The New Kharijism

It was said that “barefoot and naked,” “deaf and dumb” are their attributes by way of hyperbole, showing how coarse they are. That is, they did not use their hearing or sight in anything concerning their Religion even though they are of perfectly sound senses. The Prophet’s words : “The heads of the people” means the kings of the earth. Abu Farwa’s narration names the kings explicitly. What is meant by them is the people of the desert country, as was made explicit in Sulayman al-Taymi’s and other narrations: “Who are the barefoot and naked?” He answered: “The Bedouin Arabs.” Al-Tabarani relates through Abu Hamza, on the authority of Ibn `Abbas from the Prophet , that “one of the signs of the change of the Religion is the affectation of eloquence by the rabble and their betaking to palaces in big cities.” Al-Qurtubi said: “What is meant here is the prediction of a reversal in society whereby the people of the desert country will take over the conduct of affairs and rule every region by force. They will become extremely rich and their primary concern will be to erect tall buildings and take pride in them. We have witnessed this in our time as well as the import of the hadith: ‘The Hour will not rise until the happiest man will be the depraved son of a depraved father (lukka` ibn lukka`),’ and ‘if the leadership is entrusted to those unfit for it, expect the Hour,’ both in the authentic collections.”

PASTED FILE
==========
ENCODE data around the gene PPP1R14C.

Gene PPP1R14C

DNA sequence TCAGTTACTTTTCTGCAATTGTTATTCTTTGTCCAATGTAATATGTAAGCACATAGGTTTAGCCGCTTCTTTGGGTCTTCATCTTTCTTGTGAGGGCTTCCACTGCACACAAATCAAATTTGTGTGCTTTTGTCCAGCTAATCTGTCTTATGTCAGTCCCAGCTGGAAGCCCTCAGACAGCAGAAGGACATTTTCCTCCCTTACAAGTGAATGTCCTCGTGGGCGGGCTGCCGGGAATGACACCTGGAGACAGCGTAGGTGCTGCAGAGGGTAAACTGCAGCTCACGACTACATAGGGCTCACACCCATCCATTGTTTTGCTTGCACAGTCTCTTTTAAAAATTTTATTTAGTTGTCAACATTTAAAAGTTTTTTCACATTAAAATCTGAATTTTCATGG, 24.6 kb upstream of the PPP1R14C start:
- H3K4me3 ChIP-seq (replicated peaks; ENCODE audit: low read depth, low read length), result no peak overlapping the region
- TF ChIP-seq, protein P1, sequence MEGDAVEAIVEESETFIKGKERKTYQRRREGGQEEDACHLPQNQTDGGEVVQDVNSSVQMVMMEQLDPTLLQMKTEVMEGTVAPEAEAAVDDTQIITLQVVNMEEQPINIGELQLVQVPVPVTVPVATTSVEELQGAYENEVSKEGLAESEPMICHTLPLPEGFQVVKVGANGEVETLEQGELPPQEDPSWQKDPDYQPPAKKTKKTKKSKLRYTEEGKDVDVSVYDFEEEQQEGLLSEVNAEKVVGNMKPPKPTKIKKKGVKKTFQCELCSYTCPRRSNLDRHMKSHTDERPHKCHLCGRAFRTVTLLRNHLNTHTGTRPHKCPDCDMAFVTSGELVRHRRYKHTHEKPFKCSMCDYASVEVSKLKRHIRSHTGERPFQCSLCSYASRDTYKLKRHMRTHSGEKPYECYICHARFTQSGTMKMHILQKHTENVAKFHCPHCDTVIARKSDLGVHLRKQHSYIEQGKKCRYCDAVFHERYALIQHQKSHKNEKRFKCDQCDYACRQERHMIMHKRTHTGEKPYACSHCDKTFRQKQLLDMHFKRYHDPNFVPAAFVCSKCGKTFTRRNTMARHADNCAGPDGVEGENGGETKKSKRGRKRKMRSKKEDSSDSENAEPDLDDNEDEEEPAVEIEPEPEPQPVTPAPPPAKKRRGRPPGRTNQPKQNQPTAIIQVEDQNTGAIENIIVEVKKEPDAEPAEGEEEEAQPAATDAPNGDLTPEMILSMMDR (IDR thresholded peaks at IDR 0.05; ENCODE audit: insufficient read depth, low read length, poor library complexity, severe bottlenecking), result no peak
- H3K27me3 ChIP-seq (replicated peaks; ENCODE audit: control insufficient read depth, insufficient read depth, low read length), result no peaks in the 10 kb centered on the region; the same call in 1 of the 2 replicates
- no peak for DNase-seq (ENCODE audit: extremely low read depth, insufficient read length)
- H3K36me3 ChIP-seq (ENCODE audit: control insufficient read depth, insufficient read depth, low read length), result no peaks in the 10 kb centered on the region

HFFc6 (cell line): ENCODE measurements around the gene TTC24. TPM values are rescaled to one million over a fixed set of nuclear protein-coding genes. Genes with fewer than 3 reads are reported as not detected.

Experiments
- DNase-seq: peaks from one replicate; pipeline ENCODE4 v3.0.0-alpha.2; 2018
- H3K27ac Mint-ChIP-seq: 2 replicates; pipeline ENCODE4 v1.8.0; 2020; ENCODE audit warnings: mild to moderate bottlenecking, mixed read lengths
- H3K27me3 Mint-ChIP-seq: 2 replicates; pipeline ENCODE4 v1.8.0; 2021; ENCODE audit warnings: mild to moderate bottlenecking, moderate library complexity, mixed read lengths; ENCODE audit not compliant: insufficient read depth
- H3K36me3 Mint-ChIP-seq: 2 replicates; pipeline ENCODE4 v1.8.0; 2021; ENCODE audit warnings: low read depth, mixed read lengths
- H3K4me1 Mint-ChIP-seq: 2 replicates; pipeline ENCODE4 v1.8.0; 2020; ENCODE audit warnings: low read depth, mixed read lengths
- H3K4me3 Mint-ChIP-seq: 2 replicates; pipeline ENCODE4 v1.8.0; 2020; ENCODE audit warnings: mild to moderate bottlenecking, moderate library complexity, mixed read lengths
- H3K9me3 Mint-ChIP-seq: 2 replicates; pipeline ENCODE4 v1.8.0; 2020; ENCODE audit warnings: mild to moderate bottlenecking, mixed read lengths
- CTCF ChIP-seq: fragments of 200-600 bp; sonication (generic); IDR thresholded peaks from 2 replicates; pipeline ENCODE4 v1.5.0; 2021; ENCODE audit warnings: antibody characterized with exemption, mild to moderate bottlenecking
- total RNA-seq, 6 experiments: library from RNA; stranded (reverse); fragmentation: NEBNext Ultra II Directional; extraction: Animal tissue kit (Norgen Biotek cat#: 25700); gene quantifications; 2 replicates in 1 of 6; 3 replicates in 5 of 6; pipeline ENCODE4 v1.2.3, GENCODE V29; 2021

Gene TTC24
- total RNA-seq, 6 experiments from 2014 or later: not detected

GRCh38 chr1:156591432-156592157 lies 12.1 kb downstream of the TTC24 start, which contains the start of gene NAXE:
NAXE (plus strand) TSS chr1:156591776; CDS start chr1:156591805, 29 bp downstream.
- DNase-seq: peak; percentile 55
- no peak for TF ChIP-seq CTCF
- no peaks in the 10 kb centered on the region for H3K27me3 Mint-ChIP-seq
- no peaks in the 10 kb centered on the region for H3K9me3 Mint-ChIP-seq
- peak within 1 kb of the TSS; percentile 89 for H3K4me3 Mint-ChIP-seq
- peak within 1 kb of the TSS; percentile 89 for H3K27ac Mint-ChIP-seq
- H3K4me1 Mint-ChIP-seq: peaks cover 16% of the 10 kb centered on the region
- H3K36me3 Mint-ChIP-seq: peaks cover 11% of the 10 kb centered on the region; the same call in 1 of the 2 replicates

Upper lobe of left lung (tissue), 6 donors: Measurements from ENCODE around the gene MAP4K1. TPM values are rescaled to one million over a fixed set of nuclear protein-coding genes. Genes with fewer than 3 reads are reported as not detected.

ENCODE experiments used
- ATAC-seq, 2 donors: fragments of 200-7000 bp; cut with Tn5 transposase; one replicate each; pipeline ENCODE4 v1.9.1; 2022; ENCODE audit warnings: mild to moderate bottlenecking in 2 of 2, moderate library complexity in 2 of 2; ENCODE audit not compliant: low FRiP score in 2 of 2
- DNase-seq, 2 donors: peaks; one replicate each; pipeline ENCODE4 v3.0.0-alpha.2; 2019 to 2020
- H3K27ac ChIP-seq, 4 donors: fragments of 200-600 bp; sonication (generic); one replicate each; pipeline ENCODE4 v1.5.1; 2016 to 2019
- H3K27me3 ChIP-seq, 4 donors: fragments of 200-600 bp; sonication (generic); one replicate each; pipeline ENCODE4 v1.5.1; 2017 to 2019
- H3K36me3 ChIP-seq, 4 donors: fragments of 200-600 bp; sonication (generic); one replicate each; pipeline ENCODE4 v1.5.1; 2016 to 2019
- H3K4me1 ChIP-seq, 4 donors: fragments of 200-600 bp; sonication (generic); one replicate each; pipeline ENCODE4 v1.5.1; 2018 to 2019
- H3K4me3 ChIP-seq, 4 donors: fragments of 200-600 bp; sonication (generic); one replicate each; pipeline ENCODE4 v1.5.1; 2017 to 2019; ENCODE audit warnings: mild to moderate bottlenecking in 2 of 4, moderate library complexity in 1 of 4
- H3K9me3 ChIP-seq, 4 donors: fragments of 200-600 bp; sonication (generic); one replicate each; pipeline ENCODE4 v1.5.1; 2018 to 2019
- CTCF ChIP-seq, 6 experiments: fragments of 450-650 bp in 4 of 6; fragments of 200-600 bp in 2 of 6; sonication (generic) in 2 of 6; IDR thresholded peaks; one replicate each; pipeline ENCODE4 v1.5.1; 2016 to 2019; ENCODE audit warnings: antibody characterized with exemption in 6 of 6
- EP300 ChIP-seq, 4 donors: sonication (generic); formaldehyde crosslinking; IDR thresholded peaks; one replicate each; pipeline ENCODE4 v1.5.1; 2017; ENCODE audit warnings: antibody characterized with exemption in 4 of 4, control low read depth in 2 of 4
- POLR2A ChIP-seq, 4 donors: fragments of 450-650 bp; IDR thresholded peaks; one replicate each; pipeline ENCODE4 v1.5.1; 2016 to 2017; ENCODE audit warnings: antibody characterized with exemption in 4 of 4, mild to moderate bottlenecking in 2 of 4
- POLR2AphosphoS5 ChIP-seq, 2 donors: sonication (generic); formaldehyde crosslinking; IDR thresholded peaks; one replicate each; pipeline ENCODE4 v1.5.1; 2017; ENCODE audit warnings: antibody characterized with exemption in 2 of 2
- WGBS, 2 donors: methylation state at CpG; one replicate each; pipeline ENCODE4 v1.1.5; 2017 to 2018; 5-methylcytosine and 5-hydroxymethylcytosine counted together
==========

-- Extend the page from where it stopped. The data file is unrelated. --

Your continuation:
As a consequence of this reversal of values in the perfect society which true Islam is designed to create, we now see wars of exclusion being waged everywhere in the name of Islam – doctrinal, political, and physical wars. For violence is the most harmful legacy of this school to society while skepticism is its legacy to the individual.

These two phenomena: depraved leadership and exclusionism, are therefore the mainstays of New Kharijism in our time. What clearer proof of this than what took place in Makka on November 20, 1979, when hundreds of armed men seized the Mosque under the 36-year old Juhayman ibn Muhammad ibn Sayf al-`Utaybi and proclaimed him as the new leader of the country. They held it for two weeks during which they practiced worse than zinâ with the women they held captive and those they had brought with them! The New York Times wrote, “There were hundreds of casualties on both sides before Saudi forces were able to drag out the last remnant of what by then was a bunch of filthy, bedraggled young men.” Al-`Utaybi and sixty-three of the captured were later executed by public beheading without any protest from anyone. Who taught these wild young people their ways? As Sayyid Yusuf al-Rifa`i said, addressing the followers of Ibn Baz: “Your teacher was [their] teacher.”

But before we speak of the modern phenomenon of New Kharijism it is important to define the principal constituents of Khariji doctrines.

The sect of the Kharijis or Khawârij lived in the time of the Successors of the Companions. They were a large group of several tens of thousands of Muslims comprising mostly Qur’an memorizers and devoted worshippers who prayed and fasted above the norm. They declared the totality of the Companions of the Prophet and whoever of the Muslims were with them to be apostate disbelievers and took up arms against them. Consequently, some of the `Ulama of Ahl al-Sunna argued that the Khawarij themselves had left Islam for committing such acts.

Abu Mansur al-Baghdadi said in the beginning of his al-Farq Bayn al-Firaq (p. 11):

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